Femme Fatale-ity

Salomé is the perfect architype of a femme fatale: a beautiful, mysterious woman with nefarious intentions for the men she attracts. She outwits all of the men in the play, brazenly defying their commands and desires, occasionally to the point of causing their demise. And yet, I cannot help rooting for her as I read the play. She is an intoxicating character. I was tempted to believe that this sympathy was coming from my own modern perspective, but I don’t think that that is the whole picture.

There is a definite feeling of sympathy for Salomé when we first see her in the play. Her very first lines are about the way in which Herod has been looking at her all night. This gaze is implied to be some form of sexual desire, which continues throughout the play. However, unlike conventional femme fatale roles, Salomé is not blamed for Herod’s sexual desires. Instead, Herodias chastises Herod directly, and not her daughter. Herod even admits to his blame late in the play when he says, “It may be that I have loved you too much” and “I have looked at you too much. But I will look at you no more” (601). This is a more open-minded take on the femme fatale, who is usually demonized for her sexuality by men and especially by other women.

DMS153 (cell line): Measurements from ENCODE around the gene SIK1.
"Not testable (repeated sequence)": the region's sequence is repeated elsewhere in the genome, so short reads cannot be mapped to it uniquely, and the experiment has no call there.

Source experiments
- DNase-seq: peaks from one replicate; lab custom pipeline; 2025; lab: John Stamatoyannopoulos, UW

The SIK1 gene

However, it is not a completely open-minded take, as Salomé is still criticized by Jokanaan, and still dies in the end. But her death at the end of the play feels to me very abrupt and out of place. Surely, Herod has some desire to kill Salomé, but after the long speeches and fervent arguing that takes place between the trio earlier in the play, the simple command “Kill that woman!” feels rather out of place (605). I’m interested in hearing everyone else’s thoughts on this ending and how it affects your thoughts on the play’s characters.